Federation Council bans adoptions by foreign gay couples
ST. PETERSBURG, June 26 (RAPSI) - The Federation Council, Russia's upper house of parliament, on Wednesday approved a bill banning foreign same-sex couples from adopting Russian children, already adopted by the State Duma, Russia's lower house of parliament.
The new legislation was supported unanimously, with 131 votes.
The amended Family Code will prohibit the adoption of Russian children by foreign same-sex couples and by single individuals in countries that have legalized same-sex marriage.
The initiative came after France passed controversial legislation allowing gay couples to marry and adopt children.
Russia has an international adoption agreement with France.
At present, same-sex marriages are allowed in 13 countries - the Netherlands, Belgium, Spain, Canada, South Africa, Norway, Sweden, Portugal, Iceland, Argentine, Denmark, Brazil, and France. Columbia, Uruguay and New Zealand have passed LGBT marriage legislation, which will come into force by the end of this year. Although same-sex marriages cannot be performed in Israel and Mexico, these two countries nevertheless recognize same-sex marriages performed in other countries. Gay marriages are also allowed in 13 states in the United States.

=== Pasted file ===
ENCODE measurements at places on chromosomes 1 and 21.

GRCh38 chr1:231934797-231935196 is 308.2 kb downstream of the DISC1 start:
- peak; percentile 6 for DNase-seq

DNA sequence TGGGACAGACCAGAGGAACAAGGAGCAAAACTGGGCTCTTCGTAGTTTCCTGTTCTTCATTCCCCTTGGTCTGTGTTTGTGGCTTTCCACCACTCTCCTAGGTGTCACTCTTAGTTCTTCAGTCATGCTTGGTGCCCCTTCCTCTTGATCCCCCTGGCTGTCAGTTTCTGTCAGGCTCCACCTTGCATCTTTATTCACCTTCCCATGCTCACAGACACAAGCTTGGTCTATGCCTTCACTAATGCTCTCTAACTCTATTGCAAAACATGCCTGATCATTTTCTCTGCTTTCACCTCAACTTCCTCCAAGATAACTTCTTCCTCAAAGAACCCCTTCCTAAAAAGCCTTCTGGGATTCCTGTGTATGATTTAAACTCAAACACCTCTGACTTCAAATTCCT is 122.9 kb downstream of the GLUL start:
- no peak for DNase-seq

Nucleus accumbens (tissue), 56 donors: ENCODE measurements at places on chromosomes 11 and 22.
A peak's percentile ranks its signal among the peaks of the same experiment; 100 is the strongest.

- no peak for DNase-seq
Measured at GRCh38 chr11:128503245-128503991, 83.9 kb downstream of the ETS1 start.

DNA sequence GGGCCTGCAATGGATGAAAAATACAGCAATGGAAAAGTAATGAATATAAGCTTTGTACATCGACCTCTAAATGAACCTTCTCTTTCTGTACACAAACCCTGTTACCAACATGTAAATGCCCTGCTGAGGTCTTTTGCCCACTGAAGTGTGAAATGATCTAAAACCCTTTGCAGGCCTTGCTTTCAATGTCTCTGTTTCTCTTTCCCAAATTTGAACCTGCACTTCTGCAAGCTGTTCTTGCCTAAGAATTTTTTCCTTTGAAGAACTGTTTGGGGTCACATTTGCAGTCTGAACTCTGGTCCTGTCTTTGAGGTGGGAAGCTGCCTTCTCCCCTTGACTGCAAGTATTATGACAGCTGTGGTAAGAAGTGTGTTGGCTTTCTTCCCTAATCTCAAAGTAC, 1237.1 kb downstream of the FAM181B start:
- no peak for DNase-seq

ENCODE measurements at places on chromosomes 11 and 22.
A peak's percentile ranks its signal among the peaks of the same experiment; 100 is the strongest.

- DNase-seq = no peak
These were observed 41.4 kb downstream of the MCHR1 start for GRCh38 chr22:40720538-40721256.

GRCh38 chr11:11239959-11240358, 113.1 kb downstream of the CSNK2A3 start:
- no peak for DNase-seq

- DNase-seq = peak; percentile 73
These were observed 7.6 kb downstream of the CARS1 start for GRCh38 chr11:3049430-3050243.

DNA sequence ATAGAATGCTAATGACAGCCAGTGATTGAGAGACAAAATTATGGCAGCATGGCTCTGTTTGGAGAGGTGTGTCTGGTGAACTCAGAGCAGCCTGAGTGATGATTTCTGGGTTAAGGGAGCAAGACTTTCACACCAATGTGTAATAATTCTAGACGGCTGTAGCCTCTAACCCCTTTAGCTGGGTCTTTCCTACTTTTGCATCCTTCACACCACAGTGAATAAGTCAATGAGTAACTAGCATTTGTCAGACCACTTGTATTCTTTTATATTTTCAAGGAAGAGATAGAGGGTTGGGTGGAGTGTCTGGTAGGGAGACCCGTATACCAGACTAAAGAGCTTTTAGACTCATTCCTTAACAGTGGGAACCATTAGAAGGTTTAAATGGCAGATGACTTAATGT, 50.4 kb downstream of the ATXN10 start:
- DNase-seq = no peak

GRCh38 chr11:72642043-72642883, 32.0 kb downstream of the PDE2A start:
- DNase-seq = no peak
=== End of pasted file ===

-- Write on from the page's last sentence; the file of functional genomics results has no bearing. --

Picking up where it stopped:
On June 4, President Vladimir Putin said he would sign a law banning adoptions by same-sex couples if parliament backed the initiative.
The bill also increases one-time assistance payments for adopted children with disabilities aged 7 years or more and also for adopted siblings to 100,000 rubles ($3,160) from the current 13,000 rubles ($410).
The new law also reaffirms the current requirement for a 16-year age difference between the single adoptive parent and the adoptee, with a reservation that any variation from this must be approved by a court.
The initial bill proposed deleting this provision, but the parliament argued that this may work in pedophiles' favor.
The new law also introduces the notion of family monitoring, which will concern all families, including children under guardianship and adopted children.
The law sets a series of qualification requirements for child protection service employees. It also regulates the interaction between child protection services and the local authorities. Child protection services will be required to report children without care whom they have found to the regional databank within three days (down from one month). They will have to explore the childs living conditions, identify that child as deprived of care and submit a report within three days.